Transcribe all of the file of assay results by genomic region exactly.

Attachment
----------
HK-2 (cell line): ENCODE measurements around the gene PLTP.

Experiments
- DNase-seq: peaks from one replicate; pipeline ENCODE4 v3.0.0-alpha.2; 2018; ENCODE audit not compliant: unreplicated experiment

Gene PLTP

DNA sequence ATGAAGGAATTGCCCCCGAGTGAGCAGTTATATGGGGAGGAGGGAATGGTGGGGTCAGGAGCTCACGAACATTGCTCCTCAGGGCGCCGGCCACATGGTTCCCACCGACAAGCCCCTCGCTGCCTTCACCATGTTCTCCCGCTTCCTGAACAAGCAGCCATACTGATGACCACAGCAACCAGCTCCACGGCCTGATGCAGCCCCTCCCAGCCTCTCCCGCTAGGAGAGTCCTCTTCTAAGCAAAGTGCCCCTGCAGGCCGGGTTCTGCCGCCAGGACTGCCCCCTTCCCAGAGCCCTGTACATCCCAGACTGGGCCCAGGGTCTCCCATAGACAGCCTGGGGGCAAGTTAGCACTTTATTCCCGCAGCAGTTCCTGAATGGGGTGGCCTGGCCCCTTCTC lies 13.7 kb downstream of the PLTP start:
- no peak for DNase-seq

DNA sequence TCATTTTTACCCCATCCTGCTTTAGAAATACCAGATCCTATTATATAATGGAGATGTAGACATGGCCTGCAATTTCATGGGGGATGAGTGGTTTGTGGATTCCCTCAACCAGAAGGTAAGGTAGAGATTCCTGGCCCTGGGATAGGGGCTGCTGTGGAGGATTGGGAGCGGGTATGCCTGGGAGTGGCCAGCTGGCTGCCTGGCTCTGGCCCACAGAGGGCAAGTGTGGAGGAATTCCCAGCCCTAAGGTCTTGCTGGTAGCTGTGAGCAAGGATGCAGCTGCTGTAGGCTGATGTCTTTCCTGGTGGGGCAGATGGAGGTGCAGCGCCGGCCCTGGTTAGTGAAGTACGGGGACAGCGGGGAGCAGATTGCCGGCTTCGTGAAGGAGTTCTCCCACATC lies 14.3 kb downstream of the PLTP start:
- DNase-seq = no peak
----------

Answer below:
HK-2 (cell line): ENCODE measurements around the gene PLTP.

Experiments
- DNase-seq: peaks from one replicate; pipeline ENCODE4 v3.0.0-alpha.2; 2018; ENCODE audit not compliant: unreplicated experiment

Gene PLTP

DNA sequence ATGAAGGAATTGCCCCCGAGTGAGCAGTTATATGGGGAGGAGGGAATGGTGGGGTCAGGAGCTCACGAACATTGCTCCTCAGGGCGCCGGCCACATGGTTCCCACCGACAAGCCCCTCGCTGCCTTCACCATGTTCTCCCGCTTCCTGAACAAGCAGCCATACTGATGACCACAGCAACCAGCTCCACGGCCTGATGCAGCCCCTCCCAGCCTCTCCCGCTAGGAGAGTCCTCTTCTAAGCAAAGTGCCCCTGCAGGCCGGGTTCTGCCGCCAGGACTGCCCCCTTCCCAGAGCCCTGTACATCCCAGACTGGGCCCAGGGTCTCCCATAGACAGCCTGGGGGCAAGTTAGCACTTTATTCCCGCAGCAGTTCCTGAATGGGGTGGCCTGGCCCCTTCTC lies 13.7 kb downstream of the PLTP start:
- no peak for DNase-seq

DNA sequence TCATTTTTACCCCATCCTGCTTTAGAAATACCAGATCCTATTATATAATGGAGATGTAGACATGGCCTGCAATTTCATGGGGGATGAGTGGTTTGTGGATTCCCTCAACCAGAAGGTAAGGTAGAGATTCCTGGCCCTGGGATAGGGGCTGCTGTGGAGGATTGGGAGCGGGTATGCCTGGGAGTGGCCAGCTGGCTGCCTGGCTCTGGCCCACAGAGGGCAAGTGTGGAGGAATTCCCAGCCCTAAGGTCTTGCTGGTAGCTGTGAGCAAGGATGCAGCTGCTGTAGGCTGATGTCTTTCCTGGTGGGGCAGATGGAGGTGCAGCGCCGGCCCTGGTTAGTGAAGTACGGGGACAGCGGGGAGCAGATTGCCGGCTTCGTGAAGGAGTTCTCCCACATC lies 14.3 kb downstream of the PLTP start:
- DNase-seq = no peak